The monthly fieldwork for the CPS is conducted during the “survey week”, which includes the 19th of the month. The “reference” week is the previous week, which includes the 12th of the month. Survey administrators use in-person and telephone interviews to ask respondents about their labor force status during the previous week, i.e. the reference week. Households from all fifty states and D.C. are selected through scientific survey methods. A total of 60,000 households are surveyed every month. National results from the monthly CPS are published two weeks after the survey week in the employment situation release. In May 2020, 870 households were surveyed in Minnesota.

The following are six reasons why the unemployment rate, generated from the CPS, may not have done a good job at capturing the full extent of the labor market downturn during the first months of the current crisis.

1. Survey technique issues : Normally, the CPS is administered through in-person and telephone interviews. Due to social distancing measures, only telephone interviews were conducted. This resulted in a lower response rate than normal. For the CPS overall, in March the response rate was 73 percent, ten percentage points below normal. In April, the response dropped to 70 percent, while in May, the response rate was even lower at 67 percent, about 15 percentage points lower than pre-pandemic months.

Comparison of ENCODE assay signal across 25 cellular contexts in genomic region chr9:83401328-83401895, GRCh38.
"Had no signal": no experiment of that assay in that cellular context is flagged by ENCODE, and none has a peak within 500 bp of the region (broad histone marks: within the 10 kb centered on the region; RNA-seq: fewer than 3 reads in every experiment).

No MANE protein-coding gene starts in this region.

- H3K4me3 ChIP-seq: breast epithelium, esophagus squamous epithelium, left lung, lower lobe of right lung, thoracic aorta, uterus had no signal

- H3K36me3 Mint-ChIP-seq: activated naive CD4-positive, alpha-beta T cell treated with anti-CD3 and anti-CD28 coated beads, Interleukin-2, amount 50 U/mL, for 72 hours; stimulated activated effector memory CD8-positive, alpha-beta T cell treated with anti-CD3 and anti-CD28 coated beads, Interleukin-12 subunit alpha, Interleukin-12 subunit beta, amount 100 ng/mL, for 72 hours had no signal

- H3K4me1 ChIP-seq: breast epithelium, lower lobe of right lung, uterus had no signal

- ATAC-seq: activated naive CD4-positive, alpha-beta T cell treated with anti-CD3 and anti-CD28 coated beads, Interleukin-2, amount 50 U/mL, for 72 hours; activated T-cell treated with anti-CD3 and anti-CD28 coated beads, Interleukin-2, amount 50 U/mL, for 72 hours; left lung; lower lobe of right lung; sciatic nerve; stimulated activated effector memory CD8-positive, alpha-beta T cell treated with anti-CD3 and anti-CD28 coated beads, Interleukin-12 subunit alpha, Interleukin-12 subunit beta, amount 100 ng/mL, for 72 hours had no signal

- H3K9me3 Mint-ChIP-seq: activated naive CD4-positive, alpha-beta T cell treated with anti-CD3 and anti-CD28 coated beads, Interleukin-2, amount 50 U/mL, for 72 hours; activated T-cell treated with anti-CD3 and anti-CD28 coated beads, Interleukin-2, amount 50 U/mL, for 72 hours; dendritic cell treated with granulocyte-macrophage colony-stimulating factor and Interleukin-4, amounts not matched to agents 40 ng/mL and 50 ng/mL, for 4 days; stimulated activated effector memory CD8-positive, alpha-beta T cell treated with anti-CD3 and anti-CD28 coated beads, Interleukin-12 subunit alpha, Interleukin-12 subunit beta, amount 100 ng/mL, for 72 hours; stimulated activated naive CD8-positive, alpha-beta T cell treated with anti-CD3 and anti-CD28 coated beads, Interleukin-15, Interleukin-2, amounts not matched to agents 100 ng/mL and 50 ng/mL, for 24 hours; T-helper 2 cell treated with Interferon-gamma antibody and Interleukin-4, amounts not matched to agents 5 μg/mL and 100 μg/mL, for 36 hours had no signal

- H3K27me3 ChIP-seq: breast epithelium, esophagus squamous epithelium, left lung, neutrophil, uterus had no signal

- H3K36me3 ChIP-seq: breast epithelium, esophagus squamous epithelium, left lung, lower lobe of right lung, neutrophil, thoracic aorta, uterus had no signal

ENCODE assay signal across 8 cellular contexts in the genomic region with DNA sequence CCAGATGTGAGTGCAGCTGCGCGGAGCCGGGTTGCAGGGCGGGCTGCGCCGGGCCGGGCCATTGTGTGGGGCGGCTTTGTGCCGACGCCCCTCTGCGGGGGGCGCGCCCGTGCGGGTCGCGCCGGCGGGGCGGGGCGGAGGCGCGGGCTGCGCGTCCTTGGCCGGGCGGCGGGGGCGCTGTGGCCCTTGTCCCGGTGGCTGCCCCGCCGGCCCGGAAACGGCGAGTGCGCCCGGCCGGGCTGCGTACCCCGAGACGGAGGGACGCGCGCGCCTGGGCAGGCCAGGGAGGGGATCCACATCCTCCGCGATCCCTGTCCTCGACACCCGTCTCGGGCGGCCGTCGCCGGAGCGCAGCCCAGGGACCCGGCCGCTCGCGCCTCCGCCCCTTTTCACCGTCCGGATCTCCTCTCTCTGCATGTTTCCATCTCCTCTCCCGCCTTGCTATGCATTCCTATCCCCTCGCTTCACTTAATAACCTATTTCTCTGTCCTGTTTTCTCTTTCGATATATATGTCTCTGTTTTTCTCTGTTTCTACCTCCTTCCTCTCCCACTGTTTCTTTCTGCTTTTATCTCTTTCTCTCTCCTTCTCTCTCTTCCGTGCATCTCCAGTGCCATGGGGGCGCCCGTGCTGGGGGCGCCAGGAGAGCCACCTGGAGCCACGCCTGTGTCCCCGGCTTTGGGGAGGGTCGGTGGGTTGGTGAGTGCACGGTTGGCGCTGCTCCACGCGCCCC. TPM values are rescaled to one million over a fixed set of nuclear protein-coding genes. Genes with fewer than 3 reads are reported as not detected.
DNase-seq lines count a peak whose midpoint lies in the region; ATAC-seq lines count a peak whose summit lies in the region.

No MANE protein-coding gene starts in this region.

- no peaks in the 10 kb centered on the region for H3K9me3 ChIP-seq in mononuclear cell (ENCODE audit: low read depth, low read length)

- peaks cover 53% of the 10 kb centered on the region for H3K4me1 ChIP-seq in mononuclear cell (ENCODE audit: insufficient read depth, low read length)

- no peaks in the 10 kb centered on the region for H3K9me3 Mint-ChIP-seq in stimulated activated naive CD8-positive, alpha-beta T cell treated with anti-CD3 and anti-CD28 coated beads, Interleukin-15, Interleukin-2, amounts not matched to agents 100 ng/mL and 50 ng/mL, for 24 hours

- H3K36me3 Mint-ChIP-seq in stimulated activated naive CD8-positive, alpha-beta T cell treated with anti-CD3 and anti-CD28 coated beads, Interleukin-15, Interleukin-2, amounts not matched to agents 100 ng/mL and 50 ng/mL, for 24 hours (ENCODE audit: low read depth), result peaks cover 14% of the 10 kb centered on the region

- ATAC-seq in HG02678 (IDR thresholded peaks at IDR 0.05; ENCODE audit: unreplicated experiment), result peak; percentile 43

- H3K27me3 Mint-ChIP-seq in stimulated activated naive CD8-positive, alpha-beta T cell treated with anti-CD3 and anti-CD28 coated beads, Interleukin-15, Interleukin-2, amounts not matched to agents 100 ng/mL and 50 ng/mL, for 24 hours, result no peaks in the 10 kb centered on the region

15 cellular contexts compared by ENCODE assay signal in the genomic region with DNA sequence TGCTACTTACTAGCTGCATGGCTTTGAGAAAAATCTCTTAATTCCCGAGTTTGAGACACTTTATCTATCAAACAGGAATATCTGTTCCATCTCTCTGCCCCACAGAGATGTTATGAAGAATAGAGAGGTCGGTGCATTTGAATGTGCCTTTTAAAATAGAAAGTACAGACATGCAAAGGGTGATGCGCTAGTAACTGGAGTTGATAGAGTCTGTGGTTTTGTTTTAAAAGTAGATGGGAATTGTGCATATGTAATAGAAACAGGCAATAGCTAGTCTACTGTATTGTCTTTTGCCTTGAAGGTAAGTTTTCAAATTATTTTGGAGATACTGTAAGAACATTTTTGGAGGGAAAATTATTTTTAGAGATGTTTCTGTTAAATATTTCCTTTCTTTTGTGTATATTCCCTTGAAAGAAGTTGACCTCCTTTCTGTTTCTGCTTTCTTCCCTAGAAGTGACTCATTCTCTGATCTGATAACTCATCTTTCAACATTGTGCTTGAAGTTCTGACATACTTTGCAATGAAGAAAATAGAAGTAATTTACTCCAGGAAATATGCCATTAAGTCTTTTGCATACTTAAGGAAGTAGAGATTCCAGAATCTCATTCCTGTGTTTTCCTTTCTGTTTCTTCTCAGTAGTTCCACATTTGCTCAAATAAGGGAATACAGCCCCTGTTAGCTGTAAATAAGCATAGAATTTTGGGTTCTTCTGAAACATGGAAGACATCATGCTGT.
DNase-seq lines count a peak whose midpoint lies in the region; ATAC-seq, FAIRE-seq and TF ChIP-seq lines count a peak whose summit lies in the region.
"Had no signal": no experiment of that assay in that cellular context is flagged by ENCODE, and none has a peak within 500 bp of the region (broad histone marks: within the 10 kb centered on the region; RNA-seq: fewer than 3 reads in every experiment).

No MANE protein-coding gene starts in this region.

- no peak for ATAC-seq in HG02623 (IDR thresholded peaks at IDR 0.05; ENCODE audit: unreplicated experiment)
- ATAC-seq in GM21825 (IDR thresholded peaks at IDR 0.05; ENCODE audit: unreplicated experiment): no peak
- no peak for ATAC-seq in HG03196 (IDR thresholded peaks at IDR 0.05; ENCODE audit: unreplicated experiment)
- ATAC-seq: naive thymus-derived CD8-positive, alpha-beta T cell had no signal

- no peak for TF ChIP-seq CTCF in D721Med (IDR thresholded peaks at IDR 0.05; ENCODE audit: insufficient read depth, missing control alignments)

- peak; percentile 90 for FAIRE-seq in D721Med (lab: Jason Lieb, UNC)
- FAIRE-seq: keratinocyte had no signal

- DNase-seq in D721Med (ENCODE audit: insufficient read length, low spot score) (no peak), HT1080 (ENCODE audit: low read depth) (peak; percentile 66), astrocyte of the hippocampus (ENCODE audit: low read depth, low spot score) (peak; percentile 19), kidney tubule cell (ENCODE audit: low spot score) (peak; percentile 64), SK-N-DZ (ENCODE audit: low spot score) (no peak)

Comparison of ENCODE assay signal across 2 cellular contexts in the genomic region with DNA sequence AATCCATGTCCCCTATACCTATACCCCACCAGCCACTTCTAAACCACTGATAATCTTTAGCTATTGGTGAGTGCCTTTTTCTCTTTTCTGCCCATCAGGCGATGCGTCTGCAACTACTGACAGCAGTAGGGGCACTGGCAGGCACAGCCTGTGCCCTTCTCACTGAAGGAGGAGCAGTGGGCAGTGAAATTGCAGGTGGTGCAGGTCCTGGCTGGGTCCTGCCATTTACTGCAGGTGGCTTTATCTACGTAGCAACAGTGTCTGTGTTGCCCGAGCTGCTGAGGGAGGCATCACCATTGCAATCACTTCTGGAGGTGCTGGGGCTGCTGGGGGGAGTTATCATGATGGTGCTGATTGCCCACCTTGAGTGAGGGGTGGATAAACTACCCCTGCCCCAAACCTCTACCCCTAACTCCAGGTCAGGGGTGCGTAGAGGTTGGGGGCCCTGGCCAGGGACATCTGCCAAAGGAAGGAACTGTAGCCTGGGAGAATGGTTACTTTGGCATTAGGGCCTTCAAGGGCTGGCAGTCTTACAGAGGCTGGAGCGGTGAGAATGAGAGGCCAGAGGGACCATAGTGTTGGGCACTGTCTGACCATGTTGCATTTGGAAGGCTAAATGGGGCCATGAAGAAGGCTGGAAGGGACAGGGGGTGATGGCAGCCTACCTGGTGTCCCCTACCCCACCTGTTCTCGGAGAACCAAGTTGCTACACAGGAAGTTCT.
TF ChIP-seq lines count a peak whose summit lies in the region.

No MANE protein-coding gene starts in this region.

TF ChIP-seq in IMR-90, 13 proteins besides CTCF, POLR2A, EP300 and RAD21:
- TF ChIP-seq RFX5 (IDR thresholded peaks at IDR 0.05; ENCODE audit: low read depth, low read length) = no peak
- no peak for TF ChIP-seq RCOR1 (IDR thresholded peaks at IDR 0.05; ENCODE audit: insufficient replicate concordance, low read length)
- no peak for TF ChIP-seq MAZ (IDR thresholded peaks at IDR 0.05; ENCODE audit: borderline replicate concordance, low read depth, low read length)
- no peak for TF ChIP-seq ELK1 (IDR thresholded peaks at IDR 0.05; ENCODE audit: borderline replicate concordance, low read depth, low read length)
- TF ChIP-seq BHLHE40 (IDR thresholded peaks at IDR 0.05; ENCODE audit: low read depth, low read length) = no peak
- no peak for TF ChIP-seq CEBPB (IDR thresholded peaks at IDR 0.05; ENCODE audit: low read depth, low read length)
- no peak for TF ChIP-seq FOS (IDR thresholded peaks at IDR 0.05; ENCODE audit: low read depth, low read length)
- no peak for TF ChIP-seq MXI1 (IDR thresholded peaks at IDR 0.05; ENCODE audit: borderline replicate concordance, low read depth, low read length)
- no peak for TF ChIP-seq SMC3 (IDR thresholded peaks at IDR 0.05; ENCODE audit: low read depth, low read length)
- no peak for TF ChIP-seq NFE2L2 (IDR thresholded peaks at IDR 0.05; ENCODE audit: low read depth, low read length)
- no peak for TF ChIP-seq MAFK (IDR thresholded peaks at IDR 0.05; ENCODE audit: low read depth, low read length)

Compared to the overall CPS, Minnesota’s response rates were higher, although not as high as the pre-pandemic average and much lower than normal between March and May. Between 2008 and 2019 the average monthly household response rate for Minnesota’s CPS was 91.6%. However, it dropped in March, April and May to 79.6%, 81.4% and 79.8% respectively: all three are the lowest on record for Minnesota since 2008.

Despite lower response rates, BLS was able to create estimates that were statistically valid and reliable. However, in small and medium size states with small samples, like Minnesota (our sample is 900 households monthly) a suppressed response rate can make survey results less reliable statistically, but not invalid or insignificant.

2. Temporary lay-off vs. employed but absent from work : With temporary closures beginning March 17 and a Stay at Home order in effect from March 28 through May 17, many workers were laid off on a temporary basis. These workers should ideally be categorized as unemployed. However, in many cases they were instead reported as being employed but absent from work. At the national level, this created an error in measuring the number of unemployed workers, which should have been much higher.